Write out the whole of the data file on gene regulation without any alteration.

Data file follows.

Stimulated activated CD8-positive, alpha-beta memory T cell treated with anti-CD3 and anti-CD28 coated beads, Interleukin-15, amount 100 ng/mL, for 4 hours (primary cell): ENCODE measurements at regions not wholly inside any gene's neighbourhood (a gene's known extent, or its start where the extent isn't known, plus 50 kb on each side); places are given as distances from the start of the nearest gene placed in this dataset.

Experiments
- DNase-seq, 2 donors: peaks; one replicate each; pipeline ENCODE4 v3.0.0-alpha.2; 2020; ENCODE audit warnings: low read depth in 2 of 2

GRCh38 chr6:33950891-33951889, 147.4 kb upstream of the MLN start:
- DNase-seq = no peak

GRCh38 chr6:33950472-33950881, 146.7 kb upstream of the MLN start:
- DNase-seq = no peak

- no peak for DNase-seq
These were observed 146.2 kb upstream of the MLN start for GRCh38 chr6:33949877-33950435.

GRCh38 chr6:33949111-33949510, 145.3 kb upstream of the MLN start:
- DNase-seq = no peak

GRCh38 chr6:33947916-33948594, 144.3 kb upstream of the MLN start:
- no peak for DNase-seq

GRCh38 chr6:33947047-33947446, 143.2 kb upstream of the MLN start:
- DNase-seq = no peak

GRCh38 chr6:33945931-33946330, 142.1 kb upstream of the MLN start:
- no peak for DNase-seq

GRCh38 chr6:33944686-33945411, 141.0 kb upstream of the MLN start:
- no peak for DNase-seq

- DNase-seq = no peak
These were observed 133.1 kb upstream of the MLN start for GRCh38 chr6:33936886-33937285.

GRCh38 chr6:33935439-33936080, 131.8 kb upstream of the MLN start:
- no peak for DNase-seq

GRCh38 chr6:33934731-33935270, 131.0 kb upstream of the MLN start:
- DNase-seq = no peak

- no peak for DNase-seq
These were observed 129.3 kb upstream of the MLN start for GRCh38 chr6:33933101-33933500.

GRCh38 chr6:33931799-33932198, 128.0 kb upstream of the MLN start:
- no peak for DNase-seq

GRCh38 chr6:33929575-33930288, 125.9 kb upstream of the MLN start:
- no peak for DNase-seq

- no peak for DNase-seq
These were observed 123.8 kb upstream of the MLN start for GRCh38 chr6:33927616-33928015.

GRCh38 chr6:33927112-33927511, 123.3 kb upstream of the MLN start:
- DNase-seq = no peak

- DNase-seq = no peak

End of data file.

Stimulated activated CD8-positive, alpha-beta memory T cell treated with anti-CD3 and anti-CD28 coated beads, Interleukin-15, amount 100 ng/mL, for 4 hours (primary cell): ENCODE measurements at regions not wholly inside any gene's neighbourhood (a gene's known extent, or its start where the extent isn't known, plus 50 kb on each side); places are given as distances from the start of the nearest gene placed in this dataset.

Experiments
- DNase-seq, 2 donors: peaks; one replicate each; pipeline ENCODE4 v3.0.0-alpha.2; 2020; ENCODE audit warnings: low read depth in 2 of 2

GRCh38 chr6:33950891-33951889, 147.4 kb upstream of the MLN start:
- DNase-seq = no peak

GRCh38 chr6:33950472-33950881, 146.7 kb upstream of the MLN start:
- DNase-seq = no peak

- no peak for DNase-seq
These were observed 146.2 kb upstream of the MLN start for GRCh38 chr6:33949877-33950435.

GRCh38 chr6:33949111-33949510, 145.3 kb upstream of the MLN start:
- DNase-seq = no peak

GRCh38 chr6:33947916-33948594, 144.3 kb upstream of the MLN start:
- no peak for DNase-seq

GRCh38 chr6:33947047-33947446, 143.2 kb upstream of the MLN start:
- DNase-seq = no peak

GRCh38 chr6:33945931-33946330, 142.1 kb upstream of the MLN start:
- no peak for DNase-seq

GRCh38 chr6:33944686-33945411, 141.0 kb upstream of the MLN start:
- no peak for DNase-seq

- DNase-seq = no peak
These were observed 133.1 kb upstream of the MLN start for GRCh38 chr6:33936886-33937285.

GRCh38 chr6:33935439-33936080, 131.8 kb upstream of the MLN start:
- no peak for DNase-seq

GRCh38 chr6:33934731-33935270, 131.0 kb upstream of the MLN start:
- DNase-seq = no peak

- no peak for DNase-seq
These were observed 129.3 kb upstream of the MLN start for GRCh38 chr6:33933101-33933500.

GRCh38 chr6:33931799-33932198, 128.0 kb upstream of the MLN start:
- no peak for DNase-seq

GRCh38 chr6:33929575-33930288, 125.9 kb upstream of the MLN start:
- no peak for DNase-seq

- no peak for DNase-seq
These were observed 123.8 kb upstream of the MLN start for GRCh38 chr6:33927616-33928015.

GRCh38 chr6:33927112-33927511, 123.3 kb upstream of the MLN start:
- DNase-seq = no peak

- DNase-seq = no peak